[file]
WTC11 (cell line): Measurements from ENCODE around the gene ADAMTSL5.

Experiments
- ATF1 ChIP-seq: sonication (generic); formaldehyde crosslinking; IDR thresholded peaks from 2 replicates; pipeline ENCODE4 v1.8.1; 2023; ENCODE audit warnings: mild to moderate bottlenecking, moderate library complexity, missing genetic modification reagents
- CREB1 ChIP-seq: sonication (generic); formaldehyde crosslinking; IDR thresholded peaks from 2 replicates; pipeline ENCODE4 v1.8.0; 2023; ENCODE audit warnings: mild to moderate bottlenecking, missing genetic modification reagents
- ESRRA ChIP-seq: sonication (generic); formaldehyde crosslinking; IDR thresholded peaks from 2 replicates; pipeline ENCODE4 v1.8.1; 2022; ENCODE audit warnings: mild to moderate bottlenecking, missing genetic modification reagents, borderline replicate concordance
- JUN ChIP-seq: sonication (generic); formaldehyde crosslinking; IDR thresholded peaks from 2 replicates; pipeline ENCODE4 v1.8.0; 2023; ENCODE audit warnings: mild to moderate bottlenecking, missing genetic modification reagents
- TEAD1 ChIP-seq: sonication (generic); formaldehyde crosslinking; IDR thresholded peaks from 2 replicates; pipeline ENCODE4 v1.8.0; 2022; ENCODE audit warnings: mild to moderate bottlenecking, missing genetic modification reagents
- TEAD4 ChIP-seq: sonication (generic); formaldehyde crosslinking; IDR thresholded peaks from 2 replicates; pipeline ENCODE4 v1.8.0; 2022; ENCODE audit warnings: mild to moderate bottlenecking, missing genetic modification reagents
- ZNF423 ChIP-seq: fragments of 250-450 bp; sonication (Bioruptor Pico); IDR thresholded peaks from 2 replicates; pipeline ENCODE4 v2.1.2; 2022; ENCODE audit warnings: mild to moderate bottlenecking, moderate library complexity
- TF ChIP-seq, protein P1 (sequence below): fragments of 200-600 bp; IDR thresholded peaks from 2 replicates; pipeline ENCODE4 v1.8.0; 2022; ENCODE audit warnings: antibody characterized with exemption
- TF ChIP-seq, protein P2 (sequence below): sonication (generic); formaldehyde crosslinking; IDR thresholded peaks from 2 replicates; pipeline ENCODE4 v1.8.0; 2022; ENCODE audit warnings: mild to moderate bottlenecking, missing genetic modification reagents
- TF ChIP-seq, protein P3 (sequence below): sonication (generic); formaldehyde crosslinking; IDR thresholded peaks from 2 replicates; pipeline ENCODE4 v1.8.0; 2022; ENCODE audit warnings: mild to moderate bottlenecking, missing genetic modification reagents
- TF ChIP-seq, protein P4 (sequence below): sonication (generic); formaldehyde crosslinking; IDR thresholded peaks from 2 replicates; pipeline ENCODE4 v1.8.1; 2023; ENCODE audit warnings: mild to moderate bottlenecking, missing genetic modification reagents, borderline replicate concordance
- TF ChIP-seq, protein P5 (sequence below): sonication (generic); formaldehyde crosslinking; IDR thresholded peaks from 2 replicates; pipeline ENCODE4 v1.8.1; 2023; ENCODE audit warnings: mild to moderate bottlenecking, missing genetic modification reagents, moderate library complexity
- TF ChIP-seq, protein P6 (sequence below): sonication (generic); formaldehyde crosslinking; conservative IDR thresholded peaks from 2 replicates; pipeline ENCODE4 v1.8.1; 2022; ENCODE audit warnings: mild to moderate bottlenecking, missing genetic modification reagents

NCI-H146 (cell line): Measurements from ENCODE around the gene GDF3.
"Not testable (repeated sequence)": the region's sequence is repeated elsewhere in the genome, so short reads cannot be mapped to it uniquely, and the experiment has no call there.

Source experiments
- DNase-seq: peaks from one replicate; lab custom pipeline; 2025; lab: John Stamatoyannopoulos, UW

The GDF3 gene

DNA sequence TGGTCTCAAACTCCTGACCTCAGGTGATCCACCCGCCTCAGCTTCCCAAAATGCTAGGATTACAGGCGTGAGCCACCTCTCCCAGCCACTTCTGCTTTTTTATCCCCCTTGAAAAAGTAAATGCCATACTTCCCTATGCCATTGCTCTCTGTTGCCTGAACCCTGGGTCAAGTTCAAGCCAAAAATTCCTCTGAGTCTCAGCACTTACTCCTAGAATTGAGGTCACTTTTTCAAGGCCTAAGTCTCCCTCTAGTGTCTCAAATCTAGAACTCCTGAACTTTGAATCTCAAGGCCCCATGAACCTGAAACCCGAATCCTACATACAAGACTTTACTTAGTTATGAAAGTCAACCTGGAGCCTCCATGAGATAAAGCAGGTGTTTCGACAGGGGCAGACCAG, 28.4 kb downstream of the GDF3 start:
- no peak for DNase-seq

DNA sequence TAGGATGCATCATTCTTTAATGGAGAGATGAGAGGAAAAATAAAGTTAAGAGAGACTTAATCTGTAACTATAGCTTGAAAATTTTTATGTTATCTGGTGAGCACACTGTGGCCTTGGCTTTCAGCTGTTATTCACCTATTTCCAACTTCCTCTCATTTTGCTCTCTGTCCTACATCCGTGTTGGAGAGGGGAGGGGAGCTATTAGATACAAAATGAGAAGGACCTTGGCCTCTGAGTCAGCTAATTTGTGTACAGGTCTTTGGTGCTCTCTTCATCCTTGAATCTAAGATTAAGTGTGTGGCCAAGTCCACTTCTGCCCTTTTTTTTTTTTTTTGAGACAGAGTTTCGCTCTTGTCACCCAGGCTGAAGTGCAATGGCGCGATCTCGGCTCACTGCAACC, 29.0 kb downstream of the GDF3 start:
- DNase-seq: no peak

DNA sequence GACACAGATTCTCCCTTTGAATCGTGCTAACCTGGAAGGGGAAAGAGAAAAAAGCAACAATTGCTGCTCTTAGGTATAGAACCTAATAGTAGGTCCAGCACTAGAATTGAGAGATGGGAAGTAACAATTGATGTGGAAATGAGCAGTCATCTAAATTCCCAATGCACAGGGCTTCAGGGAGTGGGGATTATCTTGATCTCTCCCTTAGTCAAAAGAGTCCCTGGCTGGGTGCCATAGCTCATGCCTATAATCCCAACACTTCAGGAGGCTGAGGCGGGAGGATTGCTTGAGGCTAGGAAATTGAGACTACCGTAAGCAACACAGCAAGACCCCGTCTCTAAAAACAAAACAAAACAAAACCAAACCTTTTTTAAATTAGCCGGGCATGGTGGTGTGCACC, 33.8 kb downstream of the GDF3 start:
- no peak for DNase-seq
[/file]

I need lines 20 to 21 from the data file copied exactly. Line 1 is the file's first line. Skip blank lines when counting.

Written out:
The GDF3 gene

DNA sequence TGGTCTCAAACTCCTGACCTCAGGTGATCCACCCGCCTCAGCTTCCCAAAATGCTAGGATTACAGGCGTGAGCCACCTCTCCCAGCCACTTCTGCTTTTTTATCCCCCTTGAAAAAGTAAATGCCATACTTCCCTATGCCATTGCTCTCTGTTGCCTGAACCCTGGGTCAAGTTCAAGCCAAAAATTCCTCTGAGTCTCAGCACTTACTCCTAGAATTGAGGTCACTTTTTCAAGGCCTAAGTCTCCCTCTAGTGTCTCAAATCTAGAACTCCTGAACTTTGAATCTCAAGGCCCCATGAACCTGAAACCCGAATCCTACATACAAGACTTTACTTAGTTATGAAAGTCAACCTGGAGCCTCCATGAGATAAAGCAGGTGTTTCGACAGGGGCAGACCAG, 28.4 kb downstream of the GDF3 start: